South Africa’s land—still largely owned by the white minority—is to be redistributed to black owners.
The resolution in parliament on Feb. 27 is historic and emotional as it seeks to address the displacement of black South Africans through four centuries of colonialism and apartheid.
The motion is based on a policy decision taken by the African National Congress in December last year. It “resolved that this should be pursued without destabilizing the agricultural sector; without endangering food security in our country; and without undermining economic growth and job creation,” according to an ANC statement.
Nowhere did it say that the land was to be taken from white farmers, and yet that has not only become the headline, it has fuelled political jockeying ahead of South Africa’s 2019 election. It also distracts from a process that is essential to fixing the country’s enduring inequality.
The motion does not immediately trigger expropriation, but instead appoints a committee who will review South Africa’s liberal constitution, which already allows for land redress. The process is vague and will likely be a protracted bureaucratic matter. This, however, would not make for a dramatic headline and catchy slogan. In the absence of details, extremist views have choked out any real debate.
“If necessary, AfriForum will fight the motion in the council halls of the United Nations,” reads a petition launched by an Afrikaner lobby, aimed at the international community to “illustrate the extent of the crisis.”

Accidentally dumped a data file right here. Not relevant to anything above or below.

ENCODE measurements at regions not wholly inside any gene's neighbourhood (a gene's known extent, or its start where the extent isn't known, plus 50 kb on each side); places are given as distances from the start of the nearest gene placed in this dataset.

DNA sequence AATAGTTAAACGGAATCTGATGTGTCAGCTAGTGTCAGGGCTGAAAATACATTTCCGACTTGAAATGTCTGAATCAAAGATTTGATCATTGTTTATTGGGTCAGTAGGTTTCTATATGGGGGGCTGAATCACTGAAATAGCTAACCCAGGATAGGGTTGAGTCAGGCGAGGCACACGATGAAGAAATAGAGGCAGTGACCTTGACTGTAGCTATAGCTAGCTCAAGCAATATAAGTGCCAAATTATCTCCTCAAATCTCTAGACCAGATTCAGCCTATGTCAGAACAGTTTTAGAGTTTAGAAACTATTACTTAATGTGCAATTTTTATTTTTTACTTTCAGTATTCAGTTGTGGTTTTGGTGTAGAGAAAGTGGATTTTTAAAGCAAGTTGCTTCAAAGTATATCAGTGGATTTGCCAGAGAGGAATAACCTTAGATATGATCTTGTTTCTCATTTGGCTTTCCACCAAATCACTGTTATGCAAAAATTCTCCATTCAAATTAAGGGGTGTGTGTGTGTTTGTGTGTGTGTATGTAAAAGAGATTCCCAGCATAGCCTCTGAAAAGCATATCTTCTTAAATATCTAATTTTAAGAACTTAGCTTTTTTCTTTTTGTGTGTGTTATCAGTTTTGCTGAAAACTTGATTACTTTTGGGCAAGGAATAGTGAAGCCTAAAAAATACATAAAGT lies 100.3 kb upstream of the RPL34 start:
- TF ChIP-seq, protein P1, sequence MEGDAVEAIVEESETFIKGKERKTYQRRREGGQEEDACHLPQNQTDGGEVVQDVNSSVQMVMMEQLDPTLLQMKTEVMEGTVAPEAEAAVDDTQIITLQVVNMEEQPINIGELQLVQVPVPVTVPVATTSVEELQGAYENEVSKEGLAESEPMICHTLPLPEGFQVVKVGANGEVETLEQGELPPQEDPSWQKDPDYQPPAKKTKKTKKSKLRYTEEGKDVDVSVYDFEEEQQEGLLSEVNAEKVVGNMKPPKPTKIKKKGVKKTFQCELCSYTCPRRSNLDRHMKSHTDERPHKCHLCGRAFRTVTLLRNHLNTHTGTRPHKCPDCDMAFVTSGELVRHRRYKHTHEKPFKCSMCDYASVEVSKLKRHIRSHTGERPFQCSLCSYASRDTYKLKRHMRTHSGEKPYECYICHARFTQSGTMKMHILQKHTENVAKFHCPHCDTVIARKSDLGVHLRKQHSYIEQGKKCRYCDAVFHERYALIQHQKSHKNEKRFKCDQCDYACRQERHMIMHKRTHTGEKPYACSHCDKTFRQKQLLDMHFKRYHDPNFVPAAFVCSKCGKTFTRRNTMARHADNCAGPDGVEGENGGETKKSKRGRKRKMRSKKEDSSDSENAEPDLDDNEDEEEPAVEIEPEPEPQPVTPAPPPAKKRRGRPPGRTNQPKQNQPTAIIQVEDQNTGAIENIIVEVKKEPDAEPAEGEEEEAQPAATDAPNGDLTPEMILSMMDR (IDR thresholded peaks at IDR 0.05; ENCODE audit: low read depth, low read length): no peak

Thousands have already signed similar petitions asking US president Donald Trump to allow white South Africans into the country. Another petition is aimed at the EU, based on white South Africans’ ancestry.
These campaigns are based on the dangerous myth that a “white genocide,” targeting white farmers in particular has been underway since the ANC came to power in 1994. Some petitions went as far as implying that white South Africans should jump the immigration line ahead of Somali and Middle Eastern refugees who could not be vetted, according to the Root.com.
Conservative media have also taken up the task of sounding the alarm that South Africa was headed toward the kind of violence Zimbabwe saw about a decade ago. The comparisons with Zimbabwe’s policy failures would be helpful in a sober conversation. The current discourse instead distorts complicated events that led to impoverished black war veterans violently forcing white farmers off their land with the protection of an increasingly despotic Robert Mugabe.
British newspaper the Daily Mail reported the South African parliament’s motion as a done deal that echoed Zimbabwe more than a decade earlier: “White South African farmers will be removed from their land after a landslide vote in parliament,” read their inaccurate lead on February 28. Glenn Beck told his listeners that “it could be a full-fledged race war,” (although he didn’t quite agree with letting Afrikaner refugees into the US).
On Fox News, Tucker Carlson said US liberals’ refusal to act was “giving cover to one of the most corrupt regimes in the world.” Darker corners of the internet see a civil war coming. Breitbart emerged as the relatively more considered voice in this arena, saying this was not a matter of race, but of spreading socialism.
It would be easy to ignore the right rants if it weren’t for similar utterances on the left. The radical Economic Freedom Fighters brought the motion to parliament and seemed determine to ensure that victory would not be overshadowed by the centrist ANC.
“We don’t back whites, we don’t care about their feelings. They’ve made us suffer for a very long time. They must be happy we’re not calling for genocide,” EFF leader Julius Malema told a crowd in Soweto, quickly adding that taking back the land did not require outright violence. “We hurt you and take from you without a drop of blood—that’s the power of democracy.”
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